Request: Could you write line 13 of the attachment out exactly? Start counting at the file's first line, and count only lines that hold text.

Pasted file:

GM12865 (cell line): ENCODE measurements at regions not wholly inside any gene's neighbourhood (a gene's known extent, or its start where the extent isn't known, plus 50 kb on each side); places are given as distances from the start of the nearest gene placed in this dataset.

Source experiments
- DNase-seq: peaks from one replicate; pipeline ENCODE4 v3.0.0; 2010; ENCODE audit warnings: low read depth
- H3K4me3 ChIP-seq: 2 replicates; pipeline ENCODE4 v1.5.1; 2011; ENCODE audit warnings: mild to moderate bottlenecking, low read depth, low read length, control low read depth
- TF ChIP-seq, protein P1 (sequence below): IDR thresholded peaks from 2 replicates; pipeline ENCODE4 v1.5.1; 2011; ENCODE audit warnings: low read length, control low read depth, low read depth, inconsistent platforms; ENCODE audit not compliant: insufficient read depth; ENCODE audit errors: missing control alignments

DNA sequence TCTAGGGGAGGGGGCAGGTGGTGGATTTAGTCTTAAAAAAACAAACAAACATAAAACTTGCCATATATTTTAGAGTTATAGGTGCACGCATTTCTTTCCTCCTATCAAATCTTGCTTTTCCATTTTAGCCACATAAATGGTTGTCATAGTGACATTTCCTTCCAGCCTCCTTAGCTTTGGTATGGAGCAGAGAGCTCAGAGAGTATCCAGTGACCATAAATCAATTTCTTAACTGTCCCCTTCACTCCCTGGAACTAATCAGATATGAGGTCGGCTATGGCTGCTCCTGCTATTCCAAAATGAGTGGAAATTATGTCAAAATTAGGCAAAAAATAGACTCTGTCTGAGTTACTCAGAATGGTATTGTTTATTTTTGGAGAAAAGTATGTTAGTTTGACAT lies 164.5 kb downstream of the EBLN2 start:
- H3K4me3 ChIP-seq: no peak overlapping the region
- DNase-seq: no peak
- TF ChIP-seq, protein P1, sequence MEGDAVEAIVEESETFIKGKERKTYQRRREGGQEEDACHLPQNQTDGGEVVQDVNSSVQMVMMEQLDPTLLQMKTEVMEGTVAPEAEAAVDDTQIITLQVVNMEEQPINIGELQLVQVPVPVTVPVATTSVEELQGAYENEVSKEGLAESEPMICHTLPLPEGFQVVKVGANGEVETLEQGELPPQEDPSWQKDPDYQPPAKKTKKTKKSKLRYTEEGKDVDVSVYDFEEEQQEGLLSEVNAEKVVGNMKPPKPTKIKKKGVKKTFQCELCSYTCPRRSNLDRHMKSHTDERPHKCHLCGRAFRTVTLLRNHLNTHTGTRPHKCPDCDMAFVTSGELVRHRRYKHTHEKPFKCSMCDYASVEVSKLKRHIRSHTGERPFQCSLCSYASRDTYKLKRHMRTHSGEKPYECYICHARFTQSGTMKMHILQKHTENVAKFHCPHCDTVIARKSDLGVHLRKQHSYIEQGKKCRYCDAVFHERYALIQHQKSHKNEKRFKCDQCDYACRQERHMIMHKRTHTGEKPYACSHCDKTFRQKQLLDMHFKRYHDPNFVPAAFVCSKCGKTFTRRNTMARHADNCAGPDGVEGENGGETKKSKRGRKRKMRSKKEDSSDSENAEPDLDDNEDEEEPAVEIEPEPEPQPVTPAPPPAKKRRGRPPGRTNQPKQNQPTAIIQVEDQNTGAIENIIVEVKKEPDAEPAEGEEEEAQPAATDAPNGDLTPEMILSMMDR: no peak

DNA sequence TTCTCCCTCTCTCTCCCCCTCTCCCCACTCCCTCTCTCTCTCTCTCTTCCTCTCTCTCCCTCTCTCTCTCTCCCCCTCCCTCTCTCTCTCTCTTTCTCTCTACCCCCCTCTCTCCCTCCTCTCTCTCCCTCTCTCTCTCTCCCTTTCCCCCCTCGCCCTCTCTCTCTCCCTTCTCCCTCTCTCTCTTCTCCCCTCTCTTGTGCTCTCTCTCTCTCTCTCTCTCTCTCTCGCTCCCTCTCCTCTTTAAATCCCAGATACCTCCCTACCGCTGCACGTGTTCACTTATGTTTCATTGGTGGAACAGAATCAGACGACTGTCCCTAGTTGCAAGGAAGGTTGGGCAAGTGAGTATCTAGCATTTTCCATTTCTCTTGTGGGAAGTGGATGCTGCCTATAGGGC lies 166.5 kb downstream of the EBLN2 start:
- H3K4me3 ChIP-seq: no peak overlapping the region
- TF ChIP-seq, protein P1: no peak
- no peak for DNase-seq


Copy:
- no peak for DNase-seq